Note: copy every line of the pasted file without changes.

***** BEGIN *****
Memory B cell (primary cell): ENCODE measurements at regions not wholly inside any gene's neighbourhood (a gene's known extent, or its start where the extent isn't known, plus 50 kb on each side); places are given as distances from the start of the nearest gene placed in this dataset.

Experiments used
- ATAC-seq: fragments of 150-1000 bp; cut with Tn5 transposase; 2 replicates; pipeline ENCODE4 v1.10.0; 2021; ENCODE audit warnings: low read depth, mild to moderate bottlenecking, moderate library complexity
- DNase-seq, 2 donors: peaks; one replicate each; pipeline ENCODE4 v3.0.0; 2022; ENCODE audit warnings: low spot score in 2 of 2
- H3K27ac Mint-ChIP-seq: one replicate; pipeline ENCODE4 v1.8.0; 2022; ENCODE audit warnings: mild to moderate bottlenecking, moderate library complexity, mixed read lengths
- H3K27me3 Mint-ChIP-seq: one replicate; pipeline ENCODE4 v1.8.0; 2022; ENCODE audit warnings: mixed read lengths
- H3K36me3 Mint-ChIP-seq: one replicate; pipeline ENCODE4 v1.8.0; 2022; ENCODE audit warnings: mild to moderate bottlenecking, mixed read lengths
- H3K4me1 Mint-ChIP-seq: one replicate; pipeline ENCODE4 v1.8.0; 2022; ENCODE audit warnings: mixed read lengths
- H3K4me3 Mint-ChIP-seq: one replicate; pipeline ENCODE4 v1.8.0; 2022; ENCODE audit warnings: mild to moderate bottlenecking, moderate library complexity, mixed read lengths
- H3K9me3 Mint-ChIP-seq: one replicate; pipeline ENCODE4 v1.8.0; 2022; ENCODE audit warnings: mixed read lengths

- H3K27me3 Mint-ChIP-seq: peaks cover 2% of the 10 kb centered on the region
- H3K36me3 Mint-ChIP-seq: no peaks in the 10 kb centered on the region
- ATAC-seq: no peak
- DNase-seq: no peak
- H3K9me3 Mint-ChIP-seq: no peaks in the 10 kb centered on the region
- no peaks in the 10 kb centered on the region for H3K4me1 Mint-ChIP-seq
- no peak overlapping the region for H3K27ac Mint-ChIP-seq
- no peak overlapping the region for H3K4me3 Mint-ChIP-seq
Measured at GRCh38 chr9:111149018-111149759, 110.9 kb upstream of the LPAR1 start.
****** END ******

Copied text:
Memory B cell (primary cell): ENCODE measurements at regions not wholly inside any gene's neighbourhood (a gene's known extent, or its start where the extent isn't known, plus 50 kb on each side); places are given as distances from the start of the nearest gene placed in this dataset.

Experiments used
- ATAC-seq: fragments of 150-1000 bp; cut with Tn5 transposase; 2 replicates; pipeline ENCODE4 v1.10.0; 2021; ENCODE audit warnings: low read depth, mild to moderate bottlenecking, moderate library complexity
- DNase-seq, 2 donors: peaks; one replicate each; pipeline ENCODE4 v3.0.0; 2022; ENCODE audit warnings: low spot score in 2 of 2
- H3K27ac Mint-ChIP-seq: one replicate; pipeline ENCODE4 v1.8.0; 2022; ENCODE audit warnings: mild to moderate bottlenecking, moderate library complexity, mixed read lengths
- H3K27me3 Mint-ChIP-seq: one replicate; pipeline ENCODE4 v1.8.0; 2022; ENCODE audit warnings: mixed read lengths
- H3K36me3 Mint-ChIP-seq: one replicate; pipeline ENCODE4 v1.8.0; 2022; ENCODE audit warnings: mild to moderate bottlenecking, mixed read lengths
- H3K4me1 Mint-ChIP-seq: one replicate; pipeline ENCODE4 v1.8.0; 2022; ENCODE audit warnings: mixed read lengths
- H3K4me3 Mint-ChIP-seq: one replicate; pipeline ENCODE4 v1.8.0; 2022; ENCODE audit warnings: mild to moderate bottlenecking, moderate library complexity, mixed read lengths
- H3K9me3 Mint-ChIP-seq: one replicate; pipeline ENCODE4 v1.8.0; 2022; ENCODE audit warnings: mixed read lengths

- H3K27me3 Mint-ChIP-seq: peaks cover 2% of the 10 kb centered on the region
- H3K36me3 Mint-ChIP-seq: no peaks in the 10 kb centered on the region
- ATAC-seq: no peak
- DNase-seq: no peak
- H3K9me3 Mint-ChIP-seq: no peaks in the 10 kb centered on the region
- no peaks in the 10 kb centered on the region for H3K4me1 Mint-ChIP-seq
- no peak overlapping the region for H3K27ac Mint-ChIP-seq
- no peak overlapping the region for H3K4me3 Mint-ChIP-seq
Measured at GRCh38 chr9:111149018-111149759, 110.9 kb upstream of the LPAR1 start.